Crystal Clear Digital Radio. -- -.-- .- .-. ... .

#1
I've had one of these for a year now. As soon as you move it, turn any electrical appliance on or off, walk past it etc it either loses the signal altogether or gets loads of static on it. A proper radio doesn't do this.

It lists loads of stations that it can't actually pick up. In fact my FM radio can get far more stations.

Have we been sold a pup with all this digital radio boll cks?
 
#2
Same thing happens to mine in kitchen,but i do live in a crap reception area for most things sent over airwaves.Thank god for sky tv tho,listen to Planet Rock through that.

ffd
 
#4
I have had a Portable / Mains Digital Radio for about three years . Reception is worse than FM and subject to clicks when anything mains electrical switched on . The battery life is about half that of a comparable FM set ... I feel sure battery manufacturers have had some influence in promoting Digital .
Not impressed .
 
#5
Digital is a con...always has been always will be...this include TV. The 'benefits' that are put forward are purely there is benefit the government and commercial suppliers, they give very little to the user.

TV is unavoidable, but radio I hope will fail to take over.

S_R
 
K

Kirkz

Guest
#6
I want analogue TV back as well!!!
The bloody TV either breaks up or looses the signal at the slightest change in weather conditions and it really p1sses me off :x
 
#7
Funny, I was thinking about this earlier today. Any Sigs types care to explain why a radio will sometimes 'drift off frequency' despite having been tuned properly? Some variation in atmospheric conditions, I assume...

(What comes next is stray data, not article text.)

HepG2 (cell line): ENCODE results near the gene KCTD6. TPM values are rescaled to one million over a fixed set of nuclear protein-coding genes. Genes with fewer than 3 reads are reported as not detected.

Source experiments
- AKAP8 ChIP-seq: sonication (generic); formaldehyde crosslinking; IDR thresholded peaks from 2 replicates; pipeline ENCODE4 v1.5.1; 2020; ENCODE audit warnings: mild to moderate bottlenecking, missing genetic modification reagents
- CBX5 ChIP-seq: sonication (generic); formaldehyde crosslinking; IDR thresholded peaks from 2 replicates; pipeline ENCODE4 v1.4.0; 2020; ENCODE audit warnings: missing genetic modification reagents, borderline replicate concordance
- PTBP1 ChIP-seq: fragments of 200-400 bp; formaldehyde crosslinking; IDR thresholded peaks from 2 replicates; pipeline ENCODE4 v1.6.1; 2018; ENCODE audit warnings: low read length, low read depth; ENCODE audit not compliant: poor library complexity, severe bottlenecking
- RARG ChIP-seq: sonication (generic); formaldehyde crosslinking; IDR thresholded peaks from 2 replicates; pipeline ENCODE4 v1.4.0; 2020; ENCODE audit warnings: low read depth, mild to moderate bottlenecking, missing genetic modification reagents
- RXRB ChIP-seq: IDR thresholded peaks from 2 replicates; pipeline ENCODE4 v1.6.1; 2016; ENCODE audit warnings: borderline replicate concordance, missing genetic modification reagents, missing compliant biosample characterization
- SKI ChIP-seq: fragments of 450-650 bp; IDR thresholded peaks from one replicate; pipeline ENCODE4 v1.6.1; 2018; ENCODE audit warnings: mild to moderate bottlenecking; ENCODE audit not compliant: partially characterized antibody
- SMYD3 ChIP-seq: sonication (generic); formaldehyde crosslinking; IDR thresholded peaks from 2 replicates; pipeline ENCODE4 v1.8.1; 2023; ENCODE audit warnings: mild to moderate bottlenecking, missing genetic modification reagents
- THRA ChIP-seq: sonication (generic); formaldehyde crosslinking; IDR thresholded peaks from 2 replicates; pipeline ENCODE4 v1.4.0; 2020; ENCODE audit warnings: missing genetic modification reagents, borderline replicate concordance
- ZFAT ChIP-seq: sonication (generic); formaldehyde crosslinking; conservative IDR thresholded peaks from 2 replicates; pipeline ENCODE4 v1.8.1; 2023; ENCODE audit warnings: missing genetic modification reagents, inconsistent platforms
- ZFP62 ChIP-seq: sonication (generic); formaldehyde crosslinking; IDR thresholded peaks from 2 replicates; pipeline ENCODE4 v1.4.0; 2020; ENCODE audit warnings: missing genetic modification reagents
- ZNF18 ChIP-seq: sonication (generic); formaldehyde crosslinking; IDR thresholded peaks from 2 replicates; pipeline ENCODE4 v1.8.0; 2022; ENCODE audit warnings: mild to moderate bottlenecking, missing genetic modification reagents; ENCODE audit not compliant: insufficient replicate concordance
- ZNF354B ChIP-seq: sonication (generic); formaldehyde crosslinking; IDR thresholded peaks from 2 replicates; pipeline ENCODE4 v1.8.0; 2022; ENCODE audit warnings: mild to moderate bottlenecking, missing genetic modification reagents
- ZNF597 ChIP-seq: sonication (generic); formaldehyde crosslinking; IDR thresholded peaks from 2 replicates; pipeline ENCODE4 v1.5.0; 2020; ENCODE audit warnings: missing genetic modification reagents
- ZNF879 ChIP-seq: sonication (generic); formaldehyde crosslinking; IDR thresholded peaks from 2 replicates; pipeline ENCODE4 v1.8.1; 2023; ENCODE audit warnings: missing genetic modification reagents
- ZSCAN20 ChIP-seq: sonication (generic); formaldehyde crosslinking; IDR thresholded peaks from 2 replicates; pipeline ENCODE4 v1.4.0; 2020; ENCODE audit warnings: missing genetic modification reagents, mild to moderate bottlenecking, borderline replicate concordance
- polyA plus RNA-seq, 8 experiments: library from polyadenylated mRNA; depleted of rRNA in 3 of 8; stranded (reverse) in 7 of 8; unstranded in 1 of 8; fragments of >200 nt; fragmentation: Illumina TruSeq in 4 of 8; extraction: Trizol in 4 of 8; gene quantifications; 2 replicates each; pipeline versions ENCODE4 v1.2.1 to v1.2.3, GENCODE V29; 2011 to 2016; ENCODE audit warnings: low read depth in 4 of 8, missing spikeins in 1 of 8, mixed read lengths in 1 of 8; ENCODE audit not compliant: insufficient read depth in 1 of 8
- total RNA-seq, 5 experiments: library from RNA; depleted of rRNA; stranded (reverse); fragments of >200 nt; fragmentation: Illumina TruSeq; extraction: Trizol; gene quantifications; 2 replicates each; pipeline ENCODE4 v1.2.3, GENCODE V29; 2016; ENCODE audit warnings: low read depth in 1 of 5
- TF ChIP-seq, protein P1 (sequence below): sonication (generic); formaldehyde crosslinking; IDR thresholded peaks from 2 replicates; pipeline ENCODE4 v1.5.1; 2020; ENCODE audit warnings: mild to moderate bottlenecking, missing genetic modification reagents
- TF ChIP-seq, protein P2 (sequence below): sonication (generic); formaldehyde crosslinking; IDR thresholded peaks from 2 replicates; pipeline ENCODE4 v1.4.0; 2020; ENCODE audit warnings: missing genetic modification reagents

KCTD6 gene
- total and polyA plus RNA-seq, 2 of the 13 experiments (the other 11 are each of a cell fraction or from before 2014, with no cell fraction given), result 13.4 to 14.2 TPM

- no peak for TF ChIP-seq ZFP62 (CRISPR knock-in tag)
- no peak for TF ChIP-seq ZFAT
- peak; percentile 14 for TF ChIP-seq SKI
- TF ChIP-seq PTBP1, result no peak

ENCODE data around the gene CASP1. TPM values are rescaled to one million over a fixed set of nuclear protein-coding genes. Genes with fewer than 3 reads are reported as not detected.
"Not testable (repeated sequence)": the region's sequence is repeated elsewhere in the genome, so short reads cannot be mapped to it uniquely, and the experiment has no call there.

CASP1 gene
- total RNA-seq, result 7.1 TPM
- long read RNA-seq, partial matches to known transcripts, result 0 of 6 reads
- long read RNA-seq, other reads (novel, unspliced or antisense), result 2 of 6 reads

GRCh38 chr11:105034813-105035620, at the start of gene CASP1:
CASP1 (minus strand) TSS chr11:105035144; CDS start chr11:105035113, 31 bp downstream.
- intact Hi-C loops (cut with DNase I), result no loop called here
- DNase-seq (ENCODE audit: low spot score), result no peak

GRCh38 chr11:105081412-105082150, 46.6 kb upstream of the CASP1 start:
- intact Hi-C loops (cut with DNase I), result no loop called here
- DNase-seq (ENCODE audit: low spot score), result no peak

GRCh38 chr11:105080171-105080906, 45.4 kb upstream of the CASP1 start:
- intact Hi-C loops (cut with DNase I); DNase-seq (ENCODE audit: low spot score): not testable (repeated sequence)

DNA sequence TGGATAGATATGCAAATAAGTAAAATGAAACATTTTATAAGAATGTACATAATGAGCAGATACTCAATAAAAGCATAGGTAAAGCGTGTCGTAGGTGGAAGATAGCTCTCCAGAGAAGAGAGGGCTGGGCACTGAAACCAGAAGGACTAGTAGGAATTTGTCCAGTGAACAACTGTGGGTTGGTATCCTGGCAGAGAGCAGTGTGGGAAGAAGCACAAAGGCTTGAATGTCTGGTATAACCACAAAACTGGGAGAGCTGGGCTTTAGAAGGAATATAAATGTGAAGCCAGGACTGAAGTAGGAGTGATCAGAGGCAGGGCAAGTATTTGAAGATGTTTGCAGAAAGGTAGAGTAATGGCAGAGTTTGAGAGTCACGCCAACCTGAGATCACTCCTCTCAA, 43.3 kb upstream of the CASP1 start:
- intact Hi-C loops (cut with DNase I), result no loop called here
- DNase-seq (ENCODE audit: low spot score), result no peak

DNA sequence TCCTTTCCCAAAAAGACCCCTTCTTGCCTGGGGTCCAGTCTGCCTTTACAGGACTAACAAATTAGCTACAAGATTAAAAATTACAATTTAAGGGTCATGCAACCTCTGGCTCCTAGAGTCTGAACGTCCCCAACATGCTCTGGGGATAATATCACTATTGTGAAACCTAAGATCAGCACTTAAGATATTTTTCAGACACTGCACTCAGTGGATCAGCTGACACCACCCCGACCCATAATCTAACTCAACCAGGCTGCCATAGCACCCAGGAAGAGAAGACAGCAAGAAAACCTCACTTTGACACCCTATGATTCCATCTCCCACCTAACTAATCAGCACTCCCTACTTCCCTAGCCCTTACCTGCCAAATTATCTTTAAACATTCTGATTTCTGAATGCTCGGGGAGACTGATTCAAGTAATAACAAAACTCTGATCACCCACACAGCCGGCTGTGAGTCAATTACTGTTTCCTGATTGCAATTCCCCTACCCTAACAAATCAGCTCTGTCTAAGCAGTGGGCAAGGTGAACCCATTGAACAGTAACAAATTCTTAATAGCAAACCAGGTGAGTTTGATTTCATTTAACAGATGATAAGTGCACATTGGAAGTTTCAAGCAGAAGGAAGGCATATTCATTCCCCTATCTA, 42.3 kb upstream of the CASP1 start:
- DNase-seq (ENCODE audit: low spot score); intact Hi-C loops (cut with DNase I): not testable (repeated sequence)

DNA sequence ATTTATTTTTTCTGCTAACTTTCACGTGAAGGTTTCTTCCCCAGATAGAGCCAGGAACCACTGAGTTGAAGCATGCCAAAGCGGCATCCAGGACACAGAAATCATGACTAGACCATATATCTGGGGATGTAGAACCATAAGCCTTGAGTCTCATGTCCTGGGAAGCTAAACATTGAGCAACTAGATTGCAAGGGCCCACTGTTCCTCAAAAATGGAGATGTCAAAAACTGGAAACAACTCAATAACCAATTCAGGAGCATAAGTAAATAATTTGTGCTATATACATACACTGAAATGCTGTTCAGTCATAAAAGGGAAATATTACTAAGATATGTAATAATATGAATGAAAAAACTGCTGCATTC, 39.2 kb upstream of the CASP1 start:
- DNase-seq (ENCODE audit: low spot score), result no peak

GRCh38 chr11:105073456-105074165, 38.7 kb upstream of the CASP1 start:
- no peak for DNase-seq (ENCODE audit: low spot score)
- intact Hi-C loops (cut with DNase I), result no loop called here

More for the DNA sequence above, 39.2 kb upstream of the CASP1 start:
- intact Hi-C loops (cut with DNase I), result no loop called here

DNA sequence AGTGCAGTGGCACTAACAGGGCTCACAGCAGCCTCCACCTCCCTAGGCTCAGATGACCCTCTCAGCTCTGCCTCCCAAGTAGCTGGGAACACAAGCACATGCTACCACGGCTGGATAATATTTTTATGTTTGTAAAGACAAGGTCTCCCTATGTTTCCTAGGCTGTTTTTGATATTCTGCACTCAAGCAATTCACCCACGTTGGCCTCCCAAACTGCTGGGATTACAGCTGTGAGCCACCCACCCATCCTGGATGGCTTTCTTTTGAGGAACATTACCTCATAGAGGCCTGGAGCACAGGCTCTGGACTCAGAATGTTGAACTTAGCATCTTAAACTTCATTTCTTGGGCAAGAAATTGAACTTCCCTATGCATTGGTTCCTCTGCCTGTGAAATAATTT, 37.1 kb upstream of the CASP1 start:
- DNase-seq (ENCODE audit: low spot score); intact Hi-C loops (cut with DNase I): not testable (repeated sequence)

Grownup_Rafbrat

LE
Book Reviewer
#8
Sympathetic_Reaction said:
Digital is a con...always has been always will be...this include TV. The 'benefits' that are put forward are purely there is benefit the government and commercial suppliers, they give very little to the user.

TV is unavoidable, but radio I hope will fail to take over.

S_R
Your hopes may be dashed S_R. A cunning plan is being hatched as we speak. Many new cars are now being fitted with Digital Radios. This is despite the fact that they are not designed for use 'on the move', and reception will be rubbish for most users. However, it's a very quick way of increasing the number of Digital Radios in the world, to the level where the Government will say 'it's time to turn off analogue and sell all the bandwidth'.

To refer to the earlier poster - none of this change is to benefit the listener!


And I want my old LW, MW, SW and FM back!
 
#9
Digital tv Pah snow rain crap signal,tv only able to record or watch one channe unless youve got a twin tuner model. each tele needs decoder.load of bollcks. nowt wrong with analoge. :pc:
 
#10
Grownup_Rafbrat said:
Your hopes may be dashed S_R. A cunning plan is being hatched as we speak. Many new cars are now being fitted with Digital Radios. This is despite the fact that they are not designed for use 'on the move', and reception will be rubbish for most users. However, it's a very quick way of increasing the number of Digital Radios in the world, to the level where the Government will say 'it's time to turn off analogue and sell all the bandwidth'.

To refer to the earlier poster - none of this change is to benefit the listener!


And I want my old LW, MW, SW and FM back!
The Gobment is pushing for a switchover date of 2015 for radios

LinkyLink

Maybe now is the time to get into fitting digital car radios as all those analogue radios we have now will be fcuked
 
#11
Internet Radio is the way forward. Thousands of stations catering for every minority taste in music. Not very portable but can be very high quality. Radio 4 and the World Service are available too. Every possible taste catered for and as more phones get the data link, many are available at 3G bit-rates too.
 
#12
Can't agree. When I'm working in the garden, the kitchen, etc. I don't want to have a p.c. switched on, even a laptop. And what about bedtime listening, and listening in the car?